Perfect! Except that I wish that Imrahil had unleashed HIS wrath upon Denethor. I assume Denethor found out about the affair through the use of the palantir. He must have been keeping tabs on Andra. What a surprise for him! The part about Boromir's mother taking her own life was a shock, but it played beautifully into the story. Good for Boromir, giving back some of what his father had dished out. And the best part, Andra's curse about the fire taking Denethor. Too bad his prayer for Boromir's safety didn't play out as well. I hope this is not the end of this story. I'd at least like a chapter written about how Andra takes the news of Boromir's death, and that Andra is in Minas Tirith when Denethor burns himself to death.
| Adara of Middle Earth 12/21/03 . chapter 1
Faramir is taking his brother's "outing" rather better than I expected him to. And I would have expected him to react very outraged over his brother's affair with a man he thinks of as almost family. But then, Faramir has seen a lot of things during his career as a soldier. I hope Denethor doesn't find out that his heir is in love with Andra. But that would be quite a scene and I would enjoy reading it.
| Nargil 12/19/03 . chapter 2
Wow yay the sequal, please slap Denethor in one of you Fic's he is a real B*D "I pay his brothel bills!" LOL you have to write more of this , oh dam Boromir dies!
| Amauros Thoughts 12/18/03 . chapter 2
O.O It amazes me... you fit your writing style and your stories so well with those of Tolkien...that it is ... Amazing. I know Im being repetitive but I really love your writing and your plots and your stories. You took somthing that doesnt really interest me and sucked away my attention ( no pun intended).
| Amauros Thoughts 12/17/03 . chapter 1
Aww, poor Andra...he was probably soo upset when he found out Boromir died... ::Pouts::
| Heyoka 12/15/03 . chapter 2
See Denethor the wife beater
See Denethor the money grubbing pig
See Denethor with all the subtlety of a bull in a china shop.
See Denethor via Jacksonverse
I think you'll like the portrayal in ROTK from what I have seen and heard. Denethor feasts while Minas Tirith burns.
Tolkienverse Denethor, subtle, wise, farseeing, driven mad because of the Palantir, not a good man per se, but certainly not a mono-dimensional monomaniac. Tolkienverse Denethor begs pardon for his paltry table because the city is on rations.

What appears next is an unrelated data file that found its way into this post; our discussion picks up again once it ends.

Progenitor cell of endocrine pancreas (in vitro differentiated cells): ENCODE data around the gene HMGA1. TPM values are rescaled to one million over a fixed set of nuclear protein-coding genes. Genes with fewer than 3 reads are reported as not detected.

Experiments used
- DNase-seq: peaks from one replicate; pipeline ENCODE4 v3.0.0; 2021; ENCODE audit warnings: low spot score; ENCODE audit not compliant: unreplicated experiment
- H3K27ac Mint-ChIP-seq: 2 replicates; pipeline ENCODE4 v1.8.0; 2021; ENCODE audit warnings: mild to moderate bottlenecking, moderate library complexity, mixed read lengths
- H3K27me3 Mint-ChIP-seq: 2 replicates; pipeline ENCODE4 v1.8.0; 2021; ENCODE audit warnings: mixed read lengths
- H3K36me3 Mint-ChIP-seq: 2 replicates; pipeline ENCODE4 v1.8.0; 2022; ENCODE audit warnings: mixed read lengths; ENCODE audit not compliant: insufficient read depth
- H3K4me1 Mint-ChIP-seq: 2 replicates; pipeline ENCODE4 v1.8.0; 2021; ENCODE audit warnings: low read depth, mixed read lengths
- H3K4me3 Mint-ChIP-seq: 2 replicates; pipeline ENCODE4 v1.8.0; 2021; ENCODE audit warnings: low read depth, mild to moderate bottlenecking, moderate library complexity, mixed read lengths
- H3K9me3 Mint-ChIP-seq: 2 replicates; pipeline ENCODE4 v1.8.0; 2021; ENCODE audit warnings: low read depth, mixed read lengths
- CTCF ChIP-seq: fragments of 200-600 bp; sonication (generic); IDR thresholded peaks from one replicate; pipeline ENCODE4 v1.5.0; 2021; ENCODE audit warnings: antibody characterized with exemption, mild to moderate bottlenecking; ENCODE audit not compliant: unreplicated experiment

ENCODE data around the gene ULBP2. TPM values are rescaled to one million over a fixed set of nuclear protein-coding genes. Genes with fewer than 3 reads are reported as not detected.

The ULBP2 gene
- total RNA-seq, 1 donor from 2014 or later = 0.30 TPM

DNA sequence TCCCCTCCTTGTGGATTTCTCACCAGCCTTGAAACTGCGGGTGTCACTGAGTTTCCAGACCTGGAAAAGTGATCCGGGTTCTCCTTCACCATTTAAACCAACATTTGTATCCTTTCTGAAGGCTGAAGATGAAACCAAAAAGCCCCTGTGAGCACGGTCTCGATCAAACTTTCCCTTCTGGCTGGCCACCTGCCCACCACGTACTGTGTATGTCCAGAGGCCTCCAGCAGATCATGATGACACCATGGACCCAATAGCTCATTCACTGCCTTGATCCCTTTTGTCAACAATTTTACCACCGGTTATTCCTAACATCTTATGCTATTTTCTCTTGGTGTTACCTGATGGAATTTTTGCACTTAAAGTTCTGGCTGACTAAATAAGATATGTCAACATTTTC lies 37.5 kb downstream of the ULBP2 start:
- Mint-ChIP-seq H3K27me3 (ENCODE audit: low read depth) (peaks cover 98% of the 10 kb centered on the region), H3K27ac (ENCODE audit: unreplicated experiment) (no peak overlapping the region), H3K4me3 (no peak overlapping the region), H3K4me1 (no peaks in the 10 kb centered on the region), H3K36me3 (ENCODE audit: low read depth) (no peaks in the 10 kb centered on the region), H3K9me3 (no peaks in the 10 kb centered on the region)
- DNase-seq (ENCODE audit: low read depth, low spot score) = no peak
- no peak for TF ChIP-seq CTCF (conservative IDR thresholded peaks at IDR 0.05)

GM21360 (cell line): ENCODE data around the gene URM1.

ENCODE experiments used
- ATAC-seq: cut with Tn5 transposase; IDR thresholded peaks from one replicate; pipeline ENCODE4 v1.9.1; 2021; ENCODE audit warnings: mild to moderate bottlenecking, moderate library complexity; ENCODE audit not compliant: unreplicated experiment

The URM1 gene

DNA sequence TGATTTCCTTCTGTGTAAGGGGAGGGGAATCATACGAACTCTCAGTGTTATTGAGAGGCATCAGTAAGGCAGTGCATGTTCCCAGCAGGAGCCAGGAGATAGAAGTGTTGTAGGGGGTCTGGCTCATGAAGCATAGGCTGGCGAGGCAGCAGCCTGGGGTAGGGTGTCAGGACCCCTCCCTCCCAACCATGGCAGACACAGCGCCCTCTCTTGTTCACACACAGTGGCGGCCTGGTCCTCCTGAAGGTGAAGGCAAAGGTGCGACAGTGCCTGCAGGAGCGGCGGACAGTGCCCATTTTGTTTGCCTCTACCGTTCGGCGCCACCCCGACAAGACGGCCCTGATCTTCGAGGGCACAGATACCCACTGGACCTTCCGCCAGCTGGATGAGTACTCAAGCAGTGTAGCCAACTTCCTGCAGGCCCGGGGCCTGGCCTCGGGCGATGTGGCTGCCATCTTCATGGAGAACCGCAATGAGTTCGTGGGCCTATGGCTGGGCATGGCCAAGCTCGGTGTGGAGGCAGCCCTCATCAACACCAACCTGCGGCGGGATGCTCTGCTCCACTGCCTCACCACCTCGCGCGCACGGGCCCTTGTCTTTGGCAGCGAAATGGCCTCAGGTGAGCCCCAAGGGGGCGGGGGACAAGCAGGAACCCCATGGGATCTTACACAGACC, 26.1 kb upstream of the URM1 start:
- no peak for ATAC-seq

Tolkienvers Denethor wondrously complex. Jacksonverse Denethor a loon.
| Angainawen 12/13/03 . chapter 2
O Elbereth above! I'm a huge fan of Captain, as well as Discretion and wow! That ending! I want to scream! That was great! I wished though that you went more into the Haradric side of him, or explained how Denethor found out, but oher than that it rocks! I personally adore how you write, in every way. And it has inspired me to write some of my own stuff as well. Keep writing! And more Blackbow, please!
| Soledad 12/11/03 . chapter 1
I've just re-read my review and realized with a shock how it turned out. *cringles*
Of course it was *you* who has created Andrahar and his background - I only added his brother and the fire-worshipping thingy. My most sincere apologies! That's what I have from reviewing in a great hurry at work, between two classes. :(
| Kitty2228 12/11/03 . chapter 2
That was hands down a fantastic gap filler. What a highly origional take on why Boromir went to Rivendell instead of Faramir. I barely know where to begin my praise, but here I go:
The relationships and interactions were so well written it was incredible. The way you write Denethor was amazing, cunning and calculating. You really showed his mastery of manipulation. Then to have him be undone by his son and student. What a great moment, you could really feel the tension shinning through.
Boromir and Andrahar's relationship was also incredibly well done. I admit I haven't read thestory that goes before this, but I don't feel that I missed anything. Your ideas were very clearly portrayed as it was. The way Boromir wast kept on charcter as a stong man, and loyal friend was really interesting in the termination of their relationship. I don't know if you intended this or not, but it lets a reader have a little bit more of a look into how the ring was able to take Boromir. He is noble at heart, but is willing to do the wrong thing for the right reasons. What a way to foreshodow the book, only to be enhanced by the ending. “May your Valar keep you safe, love. And may the Fire take your father.” It gave me chills.
Way to go Isabeau, please keep it up!